Big metropolises are a special world unto themselves, especially Asian metropolises where the forces of development, inequality and globalization come together. What does this do to the individual? I wanted to write a series of vignettes to explore this issue, but then days of self loathing got in the way. Inspiration comes and goes, and self doubt steps in to fill the remaining minutes and hours and days. Anyway I finished the first one of the series, based loosely on a conversation I had on the top floor of the Jinmao Tower. Comments welcome.
So many aspects to look at...
Clinking between cocktail glass and gold clad table, 85 stories above the city. We were laughing absurdly, carefree at the top of the world. For once the blur of speeding highways that took me from party to party, bar to bar wasn't an echo of bleeding loneliness. A wide-eyed companion was by my side and we moved at the speed of light, with the beat of the metropolis, hearts pulsating neon.
He looked out of 360 degree windows at the man made world glittering madly outside. The skyscrapers were alien giants winking lewdly back at us. "This view is amazing," he said. He was leaving in two days. "It's my favourite place here, and I wanted to show you." He turned to me with dark eyes holding something as other-worldly as the night outside.
I turned away. My absurdly expensive rings clinked against my absurdly expensive cocktail. "It's progress, and potential," I said turning the conversation to the abstract, "but pursuing potential is not the same as happiness."
His eyes refused to let go, "potential for what?" he asked.
And that's when I knew he really was an innocent who believed there was a difference. Potential for good, potential for evil.
In the spring of years ago I arrived - it was bitterly cold but bright. I was one of a great movement from countryside to city. The girls used to giggle, "maybe a rich city boy will fall in love with us." Our fertile, human hearts couldn't help receiving the seeds of spring.
But in the great seas and seas of human lives I soon realised I was just another dot. And in the crowded dormitories shared with ten other girls, snoring loudly after days of backbreaking work, I stared at the dark patches where paint had peeled and rust had come through on the bed posts.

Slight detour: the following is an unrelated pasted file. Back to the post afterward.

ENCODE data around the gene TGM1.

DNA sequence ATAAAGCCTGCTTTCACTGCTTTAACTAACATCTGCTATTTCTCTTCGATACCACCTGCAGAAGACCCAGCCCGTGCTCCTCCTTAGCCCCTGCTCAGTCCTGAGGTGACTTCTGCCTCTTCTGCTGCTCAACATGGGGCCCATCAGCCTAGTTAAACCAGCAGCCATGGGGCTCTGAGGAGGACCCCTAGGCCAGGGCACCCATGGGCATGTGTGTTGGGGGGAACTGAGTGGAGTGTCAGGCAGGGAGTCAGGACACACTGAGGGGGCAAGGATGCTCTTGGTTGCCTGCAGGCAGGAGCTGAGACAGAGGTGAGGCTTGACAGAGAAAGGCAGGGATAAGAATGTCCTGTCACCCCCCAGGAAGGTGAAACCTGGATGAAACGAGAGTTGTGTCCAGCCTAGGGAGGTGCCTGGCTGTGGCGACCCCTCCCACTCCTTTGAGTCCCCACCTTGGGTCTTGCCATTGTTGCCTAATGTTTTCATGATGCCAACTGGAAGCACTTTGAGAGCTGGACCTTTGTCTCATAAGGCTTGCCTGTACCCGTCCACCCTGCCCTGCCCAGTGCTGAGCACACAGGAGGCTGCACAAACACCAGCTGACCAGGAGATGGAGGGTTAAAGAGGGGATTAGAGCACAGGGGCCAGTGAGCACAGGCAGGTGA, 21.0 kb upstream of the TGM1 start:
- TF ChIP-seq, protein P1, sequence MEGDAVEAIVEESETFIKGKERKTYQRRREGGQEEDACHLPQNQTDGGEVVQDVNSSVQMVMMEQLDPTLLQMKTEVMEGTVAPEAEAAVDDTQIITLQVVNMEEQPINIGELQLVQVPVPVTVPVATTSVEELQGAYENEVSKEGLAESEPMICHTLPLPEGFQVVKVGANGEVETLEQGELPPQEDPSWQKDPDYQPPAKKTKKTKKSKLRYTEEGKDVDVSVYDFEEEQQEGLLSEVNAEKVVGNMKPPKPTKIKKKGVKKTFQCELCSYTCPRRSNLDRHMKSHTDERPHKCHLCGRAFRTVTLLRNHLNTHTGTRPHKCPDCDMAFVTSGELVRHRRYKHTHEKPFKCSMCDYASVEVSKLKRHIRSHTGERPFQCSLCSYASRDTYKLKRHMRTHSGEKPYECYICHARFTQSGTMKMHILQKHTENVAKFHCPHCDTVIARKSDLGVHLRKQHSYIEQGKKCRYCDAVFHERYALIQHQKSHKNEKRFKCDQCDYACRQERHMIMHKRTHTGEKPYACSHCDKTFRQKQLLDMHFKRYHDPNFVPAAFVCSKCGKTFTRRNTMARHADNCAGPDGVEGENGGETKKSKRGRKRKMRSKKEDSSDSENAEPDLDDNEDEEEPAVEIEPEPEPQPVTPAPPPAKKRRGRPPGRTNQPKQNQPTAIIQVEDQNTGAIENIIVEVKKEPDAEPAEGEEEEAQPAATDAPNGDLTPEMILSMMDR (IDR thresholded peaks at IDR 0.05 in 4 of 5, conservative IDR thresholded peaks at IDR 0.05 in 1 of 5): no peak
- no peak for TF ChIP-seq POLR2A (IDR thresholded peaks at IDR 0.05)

I thought of my days in the countryside - escaping from school to steal oranges and dropping out at 16 with dreams of the city. My grandparents who lived with their illnesses because it was a choice between medical fees and eating. And I thought of the sister after me given away because she was a girl and there were already too many girls in the world.
And I knew I had nothing to offer.
But this machine of concrete limbs and fleshy heart pumped on, its metal mouth gaping open and hungry.
He was from a wealthy family, but he never talked about it as if he never cared. His mind was on other things and he threw away his birthright like handfuls of gold dust. I clutched my low cut designer dress - always successful - and the white gold necklace a gift from another man. All of it suddenly felt cheap. Like I had taken my
mother's heirloom to a pawnshop and got back two dirty notes.
"What happened to you?" he asked.
In all our previous 24 hours together he had asked questions, one after the other. Breathlessly curious it was all new to him, as if his imagination could devour all the night stars blazing. He thought he could uncover the truth about this convulsing human mass with just his open, searching heart. But it was he who brought humanity within him to our gaudily lit farce.
I tried to think of a plausible story. But what came out was the most impossible yarn, yearning to tell the truth.
"My family and I were moving to a better place, and we packed everything we owned on a boat," I fabricated, talking through layers and layers of years wasted and steps taken from that first spring.
"On the sea the boat sank, taking everything and all their lives. Except me. I survived on a tiny boat, just me between endless sky and endless sea."
The metropolis was waiting for me, always waking, arms and legs open. Every weekend a one night stand that I called paradise.
"When you have lost everything important, and still survived," I heard myself say through the giddyness of the height and the alcohol and the glittering madness, "you realise you never needed it in the first place."
He listened. He had no answers.
So eager was he to pose questions he never listened to the replies. That was the ephemeral nature of his being, his questions, and his passing through.
But he paused then.
And the heart of the machine missed a beat.